Bringing It All Together: Scaling Buy-In for Urban Mobility

Recently, there has been significant focus on urban transportation issues ranging from pedestrian and cyclist safety to the way we allocate parking in cities. In NYC, initiatives like VisionZero hope to increase safety on the streets while the DOT’s off-hours delivery program aims to decrease freight congestion at peak times. On Thursday, Community Board 3 in Manhattan will consider ways to reduce long-distance bus traffic in Chinatown.

Coverage of Chinatown’s role as a hub for a quarter of the city’s long-distance bus routes calls the practice a nuisance and cites the health hazards of so much exhaust in a residential area. We’ve written before about aligning stakeholders for successful GAIN efforts and Chinatown’s mobility issues provide a great case study.

The stakeholders:

  • Service Providers – Any successful initiative will have to account for the service providers need to continue facilitating travel to and from the city. Highlighting the benefits of access and parking in less congested areas could be an effective narrative for buy-in from service providers to alter routes. The NYC DOT’s off-hours delivery program reports higher driver satisfaction, decreased fines and smoother processes as a result of off-peak deliveries.
  • Local businesses & residents – While these two groups would have seemingly differing priorities, both stand to benefit from the decreased trash and pressure on facilities that the bus lines present. Both groups have been vocally calling for solutions at local city council meetings and in the press.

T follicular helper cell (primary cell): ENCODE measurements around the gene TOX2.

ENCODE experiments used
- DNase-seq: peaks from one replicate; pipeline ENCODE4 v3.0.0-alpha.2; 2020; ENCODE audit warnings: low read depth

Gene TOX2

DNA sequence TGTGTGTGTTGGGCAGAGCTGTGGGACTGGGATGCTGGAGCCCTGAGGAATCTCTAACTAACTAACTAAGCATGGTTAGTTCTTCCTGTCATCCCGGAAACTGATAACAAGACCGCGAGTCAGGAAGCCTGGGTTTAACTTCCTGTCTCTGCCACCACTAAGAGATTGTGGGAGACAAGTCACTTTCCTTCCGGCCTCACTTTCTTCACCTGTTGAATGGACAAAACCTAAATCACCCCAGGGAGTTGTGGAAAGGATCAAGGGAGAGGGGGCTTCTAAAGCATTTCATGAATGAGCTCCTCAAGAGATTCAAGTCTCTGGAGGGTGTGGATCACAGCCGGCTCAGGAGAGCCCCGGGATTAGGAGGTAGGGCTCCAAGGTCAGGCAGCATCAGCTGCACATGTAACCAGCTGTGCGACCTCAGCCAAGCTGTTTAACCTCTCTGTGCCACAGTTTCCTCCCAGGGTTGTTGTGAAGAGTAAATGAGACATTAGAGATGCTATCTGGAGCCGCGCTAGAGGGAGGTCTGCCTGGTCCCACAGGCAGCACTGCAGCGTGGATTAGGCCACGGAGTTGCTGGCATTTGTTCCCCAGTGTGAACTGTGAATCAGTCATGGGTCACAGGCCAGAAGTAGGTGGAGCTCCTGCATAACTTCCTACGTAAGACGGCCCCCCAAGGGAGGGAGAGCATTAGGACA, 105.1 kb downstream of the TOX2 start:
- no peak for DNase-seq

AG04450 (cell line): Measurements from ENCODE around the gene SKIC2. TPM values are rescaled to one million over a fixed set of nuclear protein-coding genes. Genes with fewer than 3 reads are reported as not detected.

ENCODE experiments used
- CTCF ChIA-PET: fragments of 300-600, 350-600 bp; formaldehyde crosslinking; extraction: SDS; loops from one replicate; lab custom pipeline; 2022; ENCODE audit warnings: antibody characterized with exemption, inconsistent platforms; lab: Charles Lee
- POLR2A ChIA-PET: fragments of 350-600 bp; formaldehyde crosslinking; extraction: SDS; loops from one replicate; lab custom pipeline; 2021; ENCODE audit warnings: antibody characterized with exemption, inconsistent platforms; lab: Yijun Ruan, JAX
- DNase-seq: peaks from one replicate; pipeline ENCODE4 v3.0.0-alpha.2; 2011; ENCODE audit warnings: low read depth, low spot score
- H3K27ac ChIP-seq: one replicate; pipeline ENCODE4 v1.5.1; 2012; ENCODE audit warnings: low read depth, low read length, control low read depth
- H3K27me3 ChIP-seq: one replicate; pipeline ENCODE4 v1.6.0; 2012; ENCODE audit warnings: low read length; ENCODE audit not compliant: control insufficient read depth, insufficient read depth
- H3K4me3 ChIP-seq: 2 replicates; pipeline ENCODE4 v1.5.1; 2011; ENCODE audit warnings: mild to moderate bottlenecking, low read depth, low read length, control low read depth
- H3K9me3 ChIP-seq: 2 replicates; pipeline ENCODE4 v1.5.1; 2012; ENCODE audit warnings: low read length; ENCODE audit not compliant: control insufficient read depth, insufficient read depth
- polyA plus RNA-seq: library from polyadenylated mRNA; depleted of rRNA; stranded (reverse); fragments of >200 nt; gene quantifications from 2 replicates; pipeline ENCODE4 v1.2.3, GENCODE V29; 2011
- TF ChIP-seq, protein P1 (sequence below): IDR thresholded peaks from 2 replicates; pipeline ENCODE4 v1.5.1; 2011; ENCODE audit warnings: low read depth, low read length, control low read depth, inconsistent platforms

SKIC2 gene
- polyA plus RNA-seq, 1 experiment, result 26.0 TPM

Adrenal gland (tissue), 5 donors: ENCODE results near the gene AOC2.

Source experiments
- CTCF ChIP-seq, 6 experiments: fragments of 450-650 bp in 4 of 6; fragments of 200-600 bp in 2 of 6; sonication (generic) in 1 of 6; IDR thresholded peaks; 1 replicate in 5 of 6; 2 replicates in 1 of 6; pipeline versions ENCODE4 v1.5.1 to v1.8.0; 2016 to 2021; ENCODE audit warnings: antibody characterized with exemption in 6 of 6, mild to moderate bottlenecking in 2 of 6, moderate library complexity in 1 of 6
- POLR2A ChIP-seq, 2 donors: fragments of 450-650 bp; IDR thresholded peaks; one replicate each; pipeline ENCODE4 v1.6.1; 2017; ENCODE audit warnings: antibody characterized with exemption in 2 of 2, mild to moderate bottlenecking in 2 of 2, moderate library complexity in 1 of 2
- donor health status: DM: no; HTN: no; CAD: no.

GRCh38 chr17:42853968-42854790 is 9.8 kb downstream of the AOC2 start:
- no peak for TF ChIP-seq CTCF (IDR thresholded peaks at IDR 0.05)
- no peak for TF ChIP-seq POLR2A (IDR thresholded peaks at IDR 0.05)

• Travellers – It’s important to avoid alienating the travellers who use the buses to come into city. As City Councilwoman points out, the travellers using the routes play an important role in the local economy and solutions will need to take their priorities into account.

An opportunity for collective impact
While the short-term goals of VisionZero, off-hour deliveries, and even Community Board 3’s upcoming decision may seem unrelated, they are all symptoms of our pressing need to rethink how we move through our cities every day. As stakeholders align on these smaller projects, they will also need to align to a core principle: that movement through cities should be safe, especially for the most sustainable types of travel like walking, cycling and running. If this is sucessful, then the efforts of each project will amplify the others – – resulting in true collective impact on urban mobility.

We’re looking forward to the results of Community Board 3’s meeting on Thursday and to continuing to explore ways to create scalable buy-in for the issues we all deal with everyday. As creatives and builders, we have the potential to play a valuable role in re-imagining the future of our cities and we hope you’ll join us.

Do you have ideas for redesigning the long-distance bus routes in Manhattan? Let us know on Twitter @bureaublank!

Bureau Blank is a multi-disciplinary design consultancy focused on GAIN: Government, Academia, Infrastructure and Non-profit. To see more of our work to support the builders, thinkers, investors and policymakers all working together to make our lives better, visit www.bureaublank.com.

Photo by Shawn Hoke.

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